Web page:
Chili prices hit a new high
Local chili prices hit a new high this week after imported chilies were banned with current prices fluctuating between Nu 300-Nu 500 per kilogram (kg) at the centenary farmers’ market.
After people started consuming other varieties of chili like cherry pepper (dalley), its cost has also shot up to Nu 100 for 25gms and Nu 400 a kg. This has left people scurrying for alternatives like chili powder, which comes much cheaper at Nu 60 per packet.
Apart from chilies, the prices of certain other local vegetables like cauliflower and beans have also shot up in recent times. Cauliflowers are now sold at Nu 250 per kg and beans at Nu 180 per kg. This has already started affecting Bhutanese consumers.
“I understand that local production should be increased and imports reduced,” said a frustrated consumer, “What I don’t understand is why sellers are allowed to charge unjustifiable amounts knowing very well that buyers have no choice at all but to pay whatever is demanded.” Chili, he added, is a necessity, not a luxury in Bhutan.
However, Minister of Agriculture and Forests, Yeshey Dorji, said that the authorities are fully aware that local vegetables are very expensive and no price regulations have been put in place but there are number of reasons for this.
First, price regulation and fixation falls under the jurisdiction of the Ministry of Economic Affairs and second, the Ministry of Agriculture and Forests wants to encourage farmers to increase local vegetable production, and price regulation might discourage farmers from up scaling their production.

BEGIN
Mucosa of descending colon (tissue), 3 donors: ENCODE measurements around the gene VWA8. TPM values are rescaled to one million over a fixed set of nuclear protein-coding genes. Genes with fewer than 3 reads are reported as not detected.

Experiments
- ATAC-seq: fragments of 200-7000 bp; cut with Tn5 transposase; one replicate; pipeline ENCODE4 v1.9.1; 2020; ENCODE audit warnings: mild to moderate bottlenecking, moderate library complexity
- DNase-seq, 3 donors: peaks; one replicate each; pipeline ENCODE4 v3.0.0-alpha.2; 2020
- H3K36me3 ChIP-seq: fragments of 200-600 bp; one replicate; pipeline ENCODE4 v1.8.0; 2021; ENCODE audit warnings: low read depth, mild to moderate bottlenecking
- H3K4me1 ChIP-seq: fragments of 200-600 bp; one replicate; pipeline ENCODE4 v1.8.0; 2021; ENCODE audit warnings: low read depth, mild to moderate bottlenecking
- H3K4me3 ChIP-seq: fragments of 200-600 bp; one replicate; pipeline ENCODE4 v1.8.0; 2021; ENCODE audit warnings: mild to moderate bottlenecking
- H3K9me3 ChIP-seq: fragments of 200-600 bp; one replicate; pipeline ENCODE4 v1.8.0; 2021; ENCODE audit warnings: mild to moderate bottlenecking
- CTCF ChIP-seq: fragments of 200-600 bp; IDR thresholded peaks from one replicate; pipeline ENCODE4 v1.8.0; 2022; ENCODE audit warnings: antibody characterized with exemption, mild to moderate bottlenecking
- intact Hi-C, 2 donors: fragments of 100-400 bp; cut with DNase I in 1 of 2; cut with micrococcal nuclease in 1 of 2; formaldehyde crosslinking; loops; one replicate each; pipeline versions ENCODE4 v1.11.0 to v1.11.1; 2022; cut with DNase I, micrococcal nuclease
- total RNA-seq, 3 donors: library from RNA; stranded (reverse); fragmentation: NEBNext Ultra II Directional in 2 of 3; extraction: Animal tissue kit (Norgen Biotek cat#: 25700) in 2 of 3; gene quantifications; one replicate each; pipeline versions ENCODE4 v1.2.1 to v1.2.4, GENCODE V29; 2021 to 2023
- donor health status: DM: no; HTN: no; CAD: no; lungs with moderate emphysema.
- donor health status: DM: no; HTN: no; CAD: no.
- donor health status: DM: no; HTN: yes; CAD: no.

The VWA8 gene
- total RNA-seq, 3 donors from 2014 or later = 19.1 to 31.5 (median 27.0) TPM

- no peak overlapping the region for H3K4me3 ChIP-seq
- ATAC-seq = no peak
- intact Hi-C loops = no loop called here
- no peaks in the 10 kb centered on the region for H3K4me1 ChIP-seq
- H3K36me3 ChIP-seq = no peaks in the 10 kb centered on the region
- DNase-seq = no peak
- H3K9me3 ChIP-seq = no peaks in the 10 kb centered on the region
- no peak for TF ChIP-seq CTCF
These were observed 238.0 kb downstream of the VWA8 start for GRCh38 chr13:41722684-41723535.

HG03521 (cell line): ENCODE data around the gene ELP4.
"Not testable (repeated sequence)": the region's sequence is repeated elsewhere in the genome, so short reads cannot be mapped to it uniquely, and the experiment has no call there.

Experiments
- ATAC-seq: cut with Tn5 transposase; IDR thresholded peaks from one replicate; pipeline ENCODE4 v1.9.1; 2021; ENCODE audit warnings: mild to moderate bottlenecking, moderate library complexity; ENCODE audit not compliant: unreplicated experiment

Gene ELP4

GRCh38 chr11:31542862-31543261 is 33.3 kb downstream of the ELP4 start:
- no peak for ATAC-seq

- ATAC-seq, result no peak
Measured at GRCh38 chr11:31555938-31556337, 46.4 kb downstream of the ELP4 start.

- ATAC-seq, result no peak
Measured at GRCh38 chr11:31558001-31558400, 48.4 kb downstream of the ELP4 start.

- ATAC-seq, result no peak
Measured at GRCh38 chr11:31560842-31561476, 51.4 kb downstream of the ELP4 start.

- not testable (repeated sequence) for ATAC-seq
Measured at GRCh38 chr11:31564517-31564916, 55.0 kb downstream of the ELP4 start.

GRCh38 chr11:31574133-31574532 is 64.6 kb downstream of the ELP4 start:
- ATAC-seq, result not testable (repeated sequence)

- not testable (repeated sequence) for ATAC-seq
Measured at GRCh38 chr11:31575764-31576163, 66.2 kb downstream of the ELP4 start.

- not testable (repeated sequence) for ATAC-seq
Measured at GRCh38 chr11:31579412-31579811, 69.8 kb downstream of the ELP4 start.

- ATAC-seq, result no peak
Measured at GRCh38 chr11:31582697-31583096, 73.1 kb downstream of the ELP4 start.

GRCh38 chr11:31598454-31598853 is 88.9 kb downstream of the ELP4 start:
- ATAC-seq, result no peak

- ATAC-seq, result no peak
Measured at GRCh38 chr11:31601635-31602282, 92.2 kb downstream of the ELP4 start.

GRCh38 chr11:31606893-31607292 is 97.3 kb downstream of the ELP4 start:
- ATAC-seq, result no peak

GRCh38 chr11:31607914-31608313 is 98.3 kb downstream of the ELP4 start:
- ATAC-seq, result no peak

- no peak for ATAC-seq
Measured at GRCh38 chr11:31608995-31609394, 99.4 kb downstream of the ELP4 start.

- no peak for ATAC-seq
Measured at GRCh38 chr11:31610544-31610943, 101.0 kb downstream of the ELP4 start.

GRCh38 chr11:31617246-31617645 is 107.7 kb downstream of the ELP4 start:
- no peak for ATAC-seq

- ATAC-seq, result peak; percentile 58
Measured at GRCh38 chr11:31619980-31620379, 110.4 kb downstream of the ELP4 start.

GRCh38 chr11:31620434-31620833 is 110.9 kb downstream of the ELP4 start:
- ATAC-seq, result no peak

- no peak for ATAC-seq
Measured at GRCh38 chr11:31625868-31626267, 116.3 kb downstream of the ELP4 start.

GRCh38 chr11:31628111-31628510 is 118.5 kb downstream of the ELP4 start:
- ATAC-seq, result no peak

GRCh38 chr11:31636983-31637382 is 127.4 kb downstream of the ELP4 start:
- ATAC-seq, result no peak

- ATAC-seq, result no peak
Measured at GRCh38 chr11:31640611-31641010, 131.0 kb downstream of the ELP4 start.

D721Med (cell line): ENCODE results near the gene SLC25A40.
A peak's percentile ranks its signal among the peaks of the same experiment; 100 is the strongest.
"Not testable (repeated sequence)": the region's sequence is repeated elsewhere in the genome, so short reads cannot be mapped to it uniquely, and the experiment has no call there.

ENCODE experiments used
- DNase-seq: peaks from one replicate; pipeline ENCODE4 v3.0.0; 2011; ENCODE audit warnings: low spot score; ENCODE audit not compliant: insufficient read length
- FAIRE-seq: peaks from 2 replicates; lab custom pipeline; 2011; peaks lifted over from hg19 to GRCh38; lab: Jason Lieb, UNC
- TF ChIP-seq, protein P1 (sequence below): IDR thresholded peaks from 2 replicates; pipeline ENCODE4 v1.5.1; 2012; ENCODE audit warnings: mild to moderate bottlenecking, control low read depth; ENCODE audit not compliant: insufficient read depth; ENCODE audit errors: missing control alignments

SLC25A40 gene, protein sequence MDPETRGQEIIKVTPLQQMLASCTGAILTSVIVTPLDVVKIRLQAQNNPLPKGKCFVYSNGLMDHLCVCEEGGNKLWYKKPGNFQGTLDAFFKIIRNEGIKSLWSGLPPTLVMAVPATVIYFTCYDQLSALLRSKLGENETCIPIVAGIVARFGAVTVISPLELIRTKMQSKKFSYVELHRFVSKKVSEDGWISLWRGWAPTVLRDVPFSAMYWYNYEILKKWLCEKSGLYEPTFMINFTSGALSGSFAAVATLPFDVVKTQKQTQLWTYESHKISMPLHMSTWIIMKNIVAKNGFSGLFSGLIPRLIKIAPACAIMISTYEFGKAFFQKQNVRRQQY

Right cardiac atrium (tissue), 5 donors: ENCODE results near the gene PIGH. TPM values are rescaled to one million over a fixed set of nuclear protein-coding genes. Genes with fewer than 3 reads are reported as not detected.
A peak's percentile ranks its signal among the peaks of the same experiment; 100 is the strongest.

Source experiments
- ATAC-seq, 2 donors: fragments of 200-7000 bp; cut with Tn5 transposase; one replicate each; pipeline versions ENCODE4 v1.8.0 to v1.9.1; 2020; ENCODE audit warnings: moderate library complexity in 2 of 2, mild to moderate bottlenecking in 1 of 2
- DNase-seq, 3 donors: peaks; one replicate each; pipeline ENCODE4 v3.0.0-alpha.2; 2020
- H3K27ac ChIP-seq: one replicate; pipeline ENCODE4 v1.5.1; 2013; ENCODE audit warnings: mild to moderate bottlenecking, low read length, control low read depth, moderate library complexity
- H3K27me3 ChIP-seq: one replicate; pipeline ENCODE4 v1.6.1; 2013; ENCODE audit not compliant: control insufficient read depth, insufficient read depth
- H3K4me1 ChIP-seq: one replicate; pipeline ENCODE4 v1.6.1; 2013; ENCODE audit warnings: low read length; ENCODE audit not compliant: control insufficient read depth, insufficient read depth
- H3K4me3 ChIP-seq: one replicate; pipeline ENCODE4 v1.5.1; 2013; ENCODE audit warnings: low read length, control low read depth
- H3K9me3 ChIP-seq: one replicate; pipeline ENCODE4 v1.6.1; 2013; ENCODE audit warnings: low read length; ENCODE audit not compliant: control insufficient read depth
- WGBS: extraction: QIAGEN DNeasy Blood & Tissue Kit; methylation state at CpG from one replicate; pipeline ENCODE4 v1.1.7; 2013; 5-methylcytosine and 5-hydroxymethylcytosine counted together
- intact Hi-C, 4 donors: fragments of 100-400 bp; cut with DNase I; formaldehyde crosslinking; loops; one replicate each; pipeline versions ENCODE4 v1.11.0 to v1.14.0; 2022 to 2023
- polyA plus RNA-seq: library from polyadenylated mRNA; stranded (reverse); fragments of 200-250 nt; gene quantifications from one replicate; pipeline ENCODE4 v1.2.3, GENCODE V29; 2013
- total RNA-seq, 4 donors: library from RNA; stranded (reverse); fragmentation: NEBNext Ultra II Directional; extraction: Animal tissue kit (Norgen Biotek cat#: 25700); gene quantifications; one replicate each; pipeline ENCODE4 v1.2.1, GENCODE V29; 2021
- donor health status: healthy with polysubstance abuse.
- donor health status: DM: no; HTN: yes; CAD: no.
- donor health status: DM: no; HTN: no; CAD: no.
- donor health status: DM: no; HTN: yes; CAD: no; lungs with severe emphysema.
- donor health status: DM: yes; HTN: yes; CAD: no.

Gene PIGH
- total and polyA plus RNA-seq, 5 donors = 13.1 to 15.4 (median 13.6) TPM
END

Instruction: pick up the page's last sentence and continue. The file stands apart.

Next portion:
Two weeks ago, a group of vegetable sellers requested the agriculture ministry to lift the ban on import of green chili; however, the ministry informed them that they are reviewing the situation. According to Lyonpo, assessments on the pesticide content are still underway.
Pesticide content in other vegetables is within permissible limits so they are not banned and are safe for consumption.
“But setting a maximum price for certain crops may be recommended,” said Lyonpo though for now, the ministry will not be lifting the ban on import of green chilies.
The ministry is looking at various options to make safe chilies available. For instance, it is exploring other countries like Bangladesh, Thailand and Nepal to import chilies.
“If the chilies are safe and come at affordable prices, it will be imported from these countries as well,” said Lyonpo Yeshey Dorji. Meanwhile, vegetable sellers are cashing in on the crisis.
“In my 27 years of selling vegetables, I have never seen chili prices soar this high. Last year at this time, chili cost Nu 100 to 180 per kg, but this year prices have doubled and even tripled,” said Aum Zam, a vegetable seller at CFM.
Dorji, a chili supplier from Punakha said: “We had no option but to raise the price of our local produce. This is the only time where we get an opportunity to earn money. We work hard and our products are fresh and organic.”
Kencho Tashi, another vendor said that if the government does not intervene, the prices are expected to rise further.”
According to Kencho Tashi, chili is limited in supply and suppliers have increased the prices of their local produce especially chili, cauliflower and beans.
“We had to rush to the suppliers to get chili for this week and I got only half a sack which cost Nu 5,000. Last month, a full sack cost only Nu 1,200,” he said.
A report from the Department of Agriculture and Marketing Cooperatives states that Bhutan exported 15.85tons of chili to India and imported 2,689.94 tons of chili from India last year before the ban.